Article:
|Overall Side Barrier Rating:||Not Rated|
|NHTSA Roll-over Resistance Rating:||(4/5)|
|Side Impact Test||Good|
|Roof Strength Test||Good|
|Rear Crash Protection/Head Restraint||Good|
|IIHS Small Overlap Front Test Results||Good|
|IIHS Moderate Overlap Front Test Results||Good|
The 2017 Kia Sedona is available in five trim levels: L, LX, EX, SX, and SXL, that span a wide price range from very affordable to very opulent.
The base Sedona starts at $27,695 and includes Bluetooth, keyless entry, a 5.0-inch touchscreen for infotainment, rearview camera, 17-inch wheels, and seating for seven.
That's good value, and good enough for a point over average in our books. Make it two for that touchscreen. It earns a 7 out of 10 for features, according to us. (Read more about how we rate cars.)
Stepping up to LX models adds a second-row bench that increases seating capacity from seven to eight, power-adjustable driver's seat, power sliding rear doors, and power folding outside mirrors. Perhaps LX models are more notable for what's available, rather than what's standard. Most options, including leather seating, upgraded infotainment with Apple CarPlay, advanced safety features, and bigger wheels, are available as options on LX models, which start at just under $30,000.
EX models add a 7.0-inch touchscreen as standard that includes Apple CarPlay, a 3.5-inch driver information display buried in the gauges, a cooled glove box for drinks, leather seats, heated seats, leather-wrapped steering wheel and gear shift knob, rear parking assist, and higher-power USB charging ports for tablets and phablets.
Opting for an SX model adds luxury touches to a minivan that we can get behind. Make fun of the exterior all you want, but most owners stare at their cars from the inside out, not the other way around. SX models upgrade to an 8.0-inch touchscreen, Infinity premium audio, power liftgate, power-adjustable passenger seats, ventilated front seats, and heated second-row seats.
Topping out at SXL models add the advanced safety suite as standard, keyless ignition, wood trim, 19-inch wheels, high-intensity headlights, a surround-view camera system. An optional "Prestige" package adds lounge-style seating in the second row, Nappa leather, and a dual power sunroof, for executive minivans.
The Sedona doesn't offer embedded data to feed the entertainment monster. All of its infotainment functions are dependent on your smartphone, an idea we like. The next-generation UVO infotainment system includes app capability from iTunes and Google Play (including compatibility with Pandora, iHeartRadio, and Yelp) plus SiriusXM Travel Link information on traffic weather, fuel prices, and more. UVO also uses Siri Eyes Free connectivity and Google Local Search systems to help find and navigate to points of interest.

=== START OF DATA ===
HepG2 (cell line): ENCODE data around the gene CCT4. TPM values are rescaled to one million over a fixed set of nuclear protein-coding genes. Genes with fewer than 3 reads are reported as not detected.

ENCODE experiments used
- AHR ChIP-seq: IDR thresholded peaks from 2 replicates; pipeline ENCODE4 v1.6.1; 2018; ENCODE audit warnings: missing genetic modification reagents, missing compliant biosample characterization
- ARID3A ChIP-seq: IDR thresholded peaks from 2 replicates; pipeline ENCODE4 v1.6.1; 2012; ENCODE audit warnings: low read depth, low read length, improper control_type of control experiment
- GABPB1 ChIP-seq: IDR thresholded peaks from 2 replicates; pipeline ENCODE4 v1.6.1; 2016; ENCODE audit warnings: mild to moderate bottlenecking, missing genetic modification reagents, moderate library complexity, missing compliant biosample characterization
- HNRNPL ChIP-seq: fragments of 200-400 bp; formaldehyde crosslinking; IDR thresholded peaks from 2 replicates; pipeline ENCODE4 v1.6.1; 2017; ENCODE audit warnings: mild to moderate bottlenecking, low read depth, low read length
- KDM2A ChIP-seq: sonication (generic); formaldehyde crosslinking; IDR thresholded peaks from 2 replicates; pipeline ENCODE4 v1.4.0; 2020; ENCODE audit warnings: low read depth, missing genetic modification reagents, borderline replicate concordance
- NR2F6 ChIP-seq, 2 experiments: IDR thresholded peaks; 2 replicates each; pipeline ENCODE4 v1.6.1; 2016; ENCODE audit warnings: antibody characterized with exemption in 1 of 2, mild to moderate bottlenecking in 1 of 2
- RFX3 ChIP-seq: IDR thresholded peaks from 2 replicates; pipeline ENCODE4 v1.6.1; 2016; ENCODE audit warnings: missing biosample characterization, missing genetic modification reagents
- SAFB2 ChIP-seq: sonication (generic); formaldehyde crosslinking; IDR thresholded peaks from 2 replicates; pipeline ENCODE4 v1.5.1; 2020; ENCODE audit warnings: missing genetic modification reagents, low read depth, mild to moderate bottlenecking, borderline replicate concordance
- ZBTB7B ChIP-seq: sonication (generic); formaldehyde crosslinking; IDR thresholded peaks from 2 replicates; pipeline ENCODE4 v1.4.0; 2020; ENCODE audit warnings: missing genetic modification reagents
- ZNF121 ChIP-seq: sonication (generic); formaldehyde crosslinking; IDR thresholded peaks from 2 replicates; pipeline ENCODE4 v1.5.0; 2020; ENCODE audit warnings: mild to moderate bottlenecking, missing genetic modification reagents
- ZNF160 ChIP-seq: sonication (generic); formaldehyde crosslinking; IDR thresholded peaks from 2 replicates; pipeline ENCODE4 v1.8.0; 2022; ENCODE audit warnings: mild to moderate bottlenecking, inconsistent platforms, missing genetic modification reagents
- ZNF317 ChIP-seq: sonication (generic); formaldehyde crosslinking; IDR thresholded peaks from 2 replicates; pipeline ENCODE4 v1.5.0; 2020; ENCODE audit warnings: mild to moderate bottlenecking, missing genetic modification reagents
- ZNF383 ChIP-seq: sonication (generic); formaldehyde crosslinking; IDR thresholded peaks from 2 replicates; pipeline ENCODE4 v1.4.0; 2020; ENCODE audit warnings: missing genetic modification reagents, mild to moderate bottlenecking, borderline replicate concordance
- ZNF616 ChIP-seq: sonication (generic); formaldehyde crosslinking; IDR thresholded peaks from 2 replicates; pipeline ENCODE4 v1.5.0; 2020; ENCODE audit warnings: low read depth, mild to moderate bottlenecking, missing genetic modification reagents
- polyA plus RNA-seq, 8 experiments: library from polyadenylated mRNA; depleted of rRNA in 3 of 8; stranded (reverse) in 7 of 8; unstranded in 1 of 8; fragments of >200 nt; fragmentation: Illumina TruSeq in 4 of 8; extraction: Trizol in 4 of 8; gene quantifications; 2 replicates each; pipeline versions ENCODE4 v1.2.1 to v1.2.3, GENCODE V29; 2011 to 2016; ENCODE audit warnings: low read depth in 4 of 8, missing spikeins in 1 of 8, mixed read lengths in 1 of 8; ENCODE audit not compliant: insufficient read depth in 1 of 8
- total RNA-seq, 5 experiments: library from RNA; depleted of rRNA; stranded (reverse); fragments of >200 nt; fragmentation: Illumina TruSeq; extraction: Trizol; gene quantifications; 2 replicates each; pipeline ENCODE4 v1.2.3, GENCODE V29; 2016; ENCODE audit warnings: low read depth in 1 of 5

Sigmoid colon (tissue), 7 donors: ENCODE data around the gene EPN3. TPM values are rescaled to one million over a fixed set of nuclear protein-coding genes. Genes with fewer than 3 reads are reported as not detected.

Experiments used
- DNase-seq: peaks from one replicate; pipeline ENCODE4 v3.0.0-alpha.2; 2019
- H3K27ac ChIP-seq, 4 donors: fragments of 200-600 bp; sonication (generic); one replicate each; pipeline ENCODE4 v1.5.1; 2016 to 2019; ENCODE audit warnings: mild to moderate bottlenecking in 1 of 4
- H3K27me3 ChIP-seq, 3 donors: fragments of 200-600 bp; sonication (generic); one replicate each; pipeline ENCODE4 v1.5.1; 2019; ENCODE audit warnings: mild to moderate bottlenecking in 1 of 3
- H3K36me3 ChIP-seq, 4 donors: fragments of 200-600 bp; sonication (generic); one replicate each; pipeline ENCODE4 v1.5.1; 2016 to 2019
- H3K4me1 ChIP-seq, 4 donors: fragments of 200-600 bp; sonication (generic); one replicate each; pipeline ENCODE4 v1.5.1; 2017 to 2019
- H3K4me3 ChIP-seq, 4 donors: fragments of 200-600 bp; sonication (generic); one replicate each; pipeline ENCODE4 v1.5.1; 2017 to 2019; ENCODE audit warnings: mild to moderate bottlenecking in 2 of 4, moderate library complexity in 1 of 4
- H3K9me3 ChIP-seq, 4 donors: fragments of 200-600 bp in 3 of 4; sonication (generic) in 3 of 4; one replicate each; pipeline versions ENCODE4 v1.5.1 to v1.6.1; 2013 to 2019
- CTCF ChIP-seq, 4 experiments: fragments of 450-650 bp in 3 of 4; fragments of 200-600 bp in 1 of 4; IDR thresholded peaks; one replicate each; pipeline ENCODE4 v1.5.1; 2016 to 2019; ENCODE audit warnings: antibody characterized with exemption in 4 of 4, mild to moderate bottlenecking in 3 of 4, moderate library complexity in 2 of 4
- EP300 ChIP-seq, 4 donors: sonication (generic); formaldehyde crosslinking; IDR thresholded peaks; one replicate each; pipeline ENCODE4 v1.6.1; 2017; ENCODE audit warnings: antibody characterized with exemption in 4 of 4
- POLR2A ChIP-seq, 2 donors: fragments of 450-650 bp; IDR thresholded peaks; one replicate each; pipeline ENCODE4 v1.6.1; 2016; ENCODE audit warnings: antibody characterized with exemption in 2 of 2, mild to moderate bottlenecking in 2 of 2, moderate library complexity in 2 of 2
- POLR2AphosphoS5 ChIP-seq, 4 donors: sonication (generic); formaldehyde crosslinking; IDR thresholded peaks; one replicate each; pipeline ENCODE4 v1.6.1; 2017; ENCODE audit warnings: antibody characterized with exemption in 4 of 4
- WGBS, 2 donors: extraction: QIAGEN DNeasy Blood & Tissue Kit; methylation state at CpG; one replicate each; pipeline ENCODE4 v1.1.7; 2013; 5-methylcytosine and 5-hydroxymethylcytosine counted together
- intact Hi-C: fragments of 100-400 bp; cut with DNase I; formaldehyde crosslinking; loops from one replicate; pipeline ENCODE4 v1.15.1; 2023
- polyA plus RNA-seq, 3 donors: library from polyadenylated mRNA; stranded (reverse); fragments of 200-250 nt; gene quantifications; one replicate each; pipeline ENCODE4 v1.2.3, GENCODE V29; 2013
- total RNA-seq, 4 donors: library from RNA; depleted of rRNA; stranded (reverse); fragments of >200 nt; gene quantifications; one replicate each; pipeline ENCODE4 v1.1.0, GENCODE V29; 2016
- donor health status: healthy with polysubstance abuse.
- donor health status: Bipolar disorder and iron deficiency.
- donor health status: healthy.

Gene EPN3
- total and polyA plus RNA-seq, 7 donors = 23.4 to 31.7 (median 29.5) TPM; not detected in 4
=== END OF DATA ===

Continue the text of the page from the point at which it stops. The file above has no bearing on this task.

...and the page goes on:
Kia doesn't have much in the way of rear-seat entertainment—only top SXL models can get an entertainment screen, and even then, it's not all that impressive. We don't mind, honestly. Two iPads would be cheaper for families interested in plunking a screen in front of children, and they're probably more useful anyway.
The Sedona starts at sensible family hauler, and runs all the way up to luxobus with leather and first-class seats.
Fuel economy estimates change slightly for the 2017 Kia Sedona based on trim.
That's not the norm for many cars, but thankfully they don't swing too wildly. Most Sedonas will be close to 18 mpg city, 24 highway, 20 combined. That's good enough for 6 out of 10 on our fuel economy scale. (Read more about how we rate cars.)
The difference comes down to what kind of steering help the car needs. Less expensive models use a hydraulic assist that saps some of the engine's power, which drops the mileage slightly. Step up to SX or SXL models, and those cars use an electric assist that doesn't burden the engine. SX models are rated at 18/25/21 mpg, according to the EPA.
At the top, SXL models give back all the gains found by the more efficient steering system, mostly because they're heavier with more goodies. Those models are rated at 17/22/19 mpg.
That's not quite as good as the Chrysler Pacifica or Honda Odyssey, which are both rated at 22 mpg on the EPA combined cycle.
The Kia Sedona keeps up with the minivan pack, in terms of fuel efficiency.